And, indeed, at this age, while having a birthday is certainly fun and exciting, the fact of what one’s age is is not an important one.

And life is taken and experienced as it occurs.

 
— Roger W. Smith

   December 27, 2019

“Go find your wife!”

 

 

To put this post in context I should begin by saying that I have had a bad day. All sorts of things big and small have been going wrong.

I have been highly stressed and then when I was about to go out, my wife and I had a pointless argument over something trivial that spoiled my afternoon.

 

 

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My wife does most of her grocery shopping at Costco. Costco is a huge store selling grocery and other products at reduced prices; it operates on a membership-only basis.

My wife and I went shopping together in the early evening, beginning with Costco. The store is usually crowded, especially on days before holidays.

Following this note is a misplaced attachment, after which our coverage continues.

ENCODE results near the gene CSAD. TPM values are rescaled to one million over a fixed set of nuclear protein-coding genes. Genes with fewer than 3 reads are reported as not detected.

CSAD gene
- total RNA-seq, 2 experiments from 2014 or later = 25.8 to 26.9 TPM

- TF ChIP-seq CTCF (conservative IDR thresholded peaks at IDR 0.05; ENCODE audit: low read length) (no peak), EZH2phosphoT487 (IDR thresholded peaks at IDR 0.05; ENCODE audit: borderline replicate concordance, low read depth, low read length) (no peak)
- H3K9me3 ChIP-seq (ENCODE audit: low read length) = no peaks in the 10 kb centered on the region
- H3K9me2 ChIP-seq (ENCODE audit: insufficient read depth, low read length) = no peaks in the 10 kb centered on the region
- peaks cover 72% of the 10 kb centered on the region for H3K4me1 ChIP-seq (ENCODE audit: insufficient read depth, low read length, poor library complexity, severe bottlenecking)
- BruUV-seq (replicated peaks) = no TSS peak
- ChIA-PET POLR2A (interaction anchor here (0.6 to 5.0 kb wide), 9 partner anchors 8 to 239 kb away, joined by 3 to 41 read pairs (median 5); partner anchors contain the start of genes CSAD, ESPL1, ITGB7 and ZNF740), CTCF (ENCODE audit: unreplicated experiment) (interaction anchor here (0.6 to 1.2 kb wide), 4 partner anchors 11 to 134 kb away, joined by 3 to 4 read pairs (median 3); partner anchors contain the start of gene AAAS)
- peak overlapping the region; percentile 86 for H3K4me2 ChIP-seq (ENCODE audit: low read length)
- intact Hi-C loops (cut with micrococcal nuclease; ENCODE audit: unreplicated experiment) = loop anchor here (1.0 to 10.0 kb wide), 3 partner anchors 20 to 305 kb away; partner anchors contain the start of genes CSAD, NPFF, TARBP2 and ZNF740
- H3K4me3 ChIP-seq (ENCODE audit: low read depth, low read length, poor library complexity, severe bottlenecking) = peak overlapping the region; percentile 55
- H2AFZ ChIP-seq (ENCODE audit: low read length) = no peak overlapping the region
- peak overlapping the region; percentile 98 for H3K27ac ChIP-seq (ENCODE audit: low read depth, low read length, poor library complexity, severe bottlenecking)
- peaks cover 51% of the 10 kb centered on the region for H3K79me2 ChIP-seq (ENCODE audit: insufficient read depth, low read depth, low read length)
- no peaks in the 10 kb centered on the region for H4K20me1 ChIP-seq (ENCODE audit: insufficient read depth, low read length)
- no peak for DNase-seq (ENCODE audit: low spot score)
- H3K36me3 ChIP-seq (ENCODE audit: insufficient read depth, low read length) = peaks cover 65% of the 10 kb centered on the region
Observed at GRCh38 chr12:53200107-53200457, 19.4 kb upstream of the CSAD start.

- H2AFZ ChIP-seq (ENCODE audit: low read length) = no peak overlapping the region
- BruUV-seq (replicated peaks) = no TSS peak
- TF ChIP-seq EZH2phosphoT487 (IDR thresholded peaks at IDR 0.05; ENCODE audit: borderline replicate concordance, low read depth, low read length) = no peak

I decided to wait outside while my wife was shopping. Big Costco-like stores tire me.

After a half an hour or so, I got bored and restless. I’ll go inside and see if I can find my wife, I thought. Better wandering the aisles and gawking at shoppers than sitting still.

There was a burly guy at the entrance. He was talking with a coworker and didn’t seem to notice me. But then he said something indistinct indicating that he was inquiring whether I was a Costco member. I knew it was a members-only store, and on the rare occasions when I am there with my wife she shows her card at the door.

I might have just kept going (pretending I hadn’t heard). Sometimes that works. But I thought to myself, honesty is probably the best policy. It usually is.

“I’m looking for my wife. She’s shopping,” I said. Then I added, “I don’t have a Costco card.”

“You’re looking for your wife?” he replied with a big smile. He seemed amused, acted as if that tickled him.

“Welcome, brother!” he said. “Go find your wife!”

This little incident and interaction made my day and magically helped offset or reduce the tension I had been feeling. The Costco “gatekeeper” displayed humanity and a lack of officiousness.

The moral of the story. The smallest acts of human empathy and kindness can do more good than one would think and can have an incremental effect in terms of their larger benefits.

 
— Roger W. Smith

   December 23, 2019